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Is against health plan

Dear Editor,

I oppose nationalized health care in the form currently being rushed through Congress by the Democrats. The way the Senate bill is currently written, it will force private insurance companies out of business and everyone will have to enter the government plan.

If you want private health insurance, you will still be paying into the nationalized system, similar to paying taxes for public schools even if your children do not attend. Do you really want your health care managed by the same bureaucrats who bring you Amtrak, Medicare, Freddie Mac and the failed stimulus plan? I don't feel good about those prospects and neither should you.

Consider some facts. Of the 45,657,000 people who are actually uninsured, almost 10 million of them aren't even American citizens. Another 17 million earn more than $50,000 a year but choose not to purchase health insurance. The Democrats claim this new Obama-care will cover about 15 million people initially at a cost of $1 trillion. That works out to over $66,000 per person for insurance coverage. I suspect most of us could currently find medical insurance for less than that.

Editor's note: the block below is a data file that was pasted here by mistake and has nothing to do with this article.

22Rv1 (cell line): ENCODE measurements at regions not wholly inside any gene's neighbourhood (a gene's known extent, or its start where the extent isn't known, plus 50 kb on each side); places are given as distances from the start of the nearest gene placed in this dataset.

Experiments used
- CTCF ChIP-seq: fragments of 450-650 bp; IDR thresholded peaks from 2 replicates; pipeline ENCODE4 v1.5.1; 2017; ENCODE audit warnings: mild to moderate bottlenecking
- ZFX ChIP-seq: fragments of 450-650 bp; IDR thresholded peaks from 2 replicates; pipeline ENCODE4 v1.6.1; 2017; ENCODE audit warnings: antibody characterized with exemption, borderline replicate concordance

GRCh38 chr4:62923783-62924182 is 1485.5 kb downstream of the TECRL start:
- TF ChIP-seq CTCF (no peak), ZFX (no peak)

Do these foolish officials not understand supply and demand?

If they increase the demand by adding to the entitlement rolls without increasing the amount of care available, the result is simple: rationing and long, potentially deadly waits for critical needs. How can Democrats expect to add millions of people to a medical entitlement program when our health care system is currently pushing capacity?

They do not address fixing the shortcomings of scarce resources and overcrowded emergency rooms. They only wish to seize more money from the taxpayers in order to pay for less. "Free" health care, like anything else carrying that misnomer, will be delivered on the backs of the middle class. That $2,000 test one might forego looks pretty appealing when it is "free."   

The solution is simply to remove all controls. America needs to recognize each citizen's right and responsibility to pay for his or her own health care. If we return to insurers the entrepreneurial freedom to come up with innovative products, we will have reformed health care without burdening our children's financial security. This certainly must be better than chasing windmills at $66,000 apiece.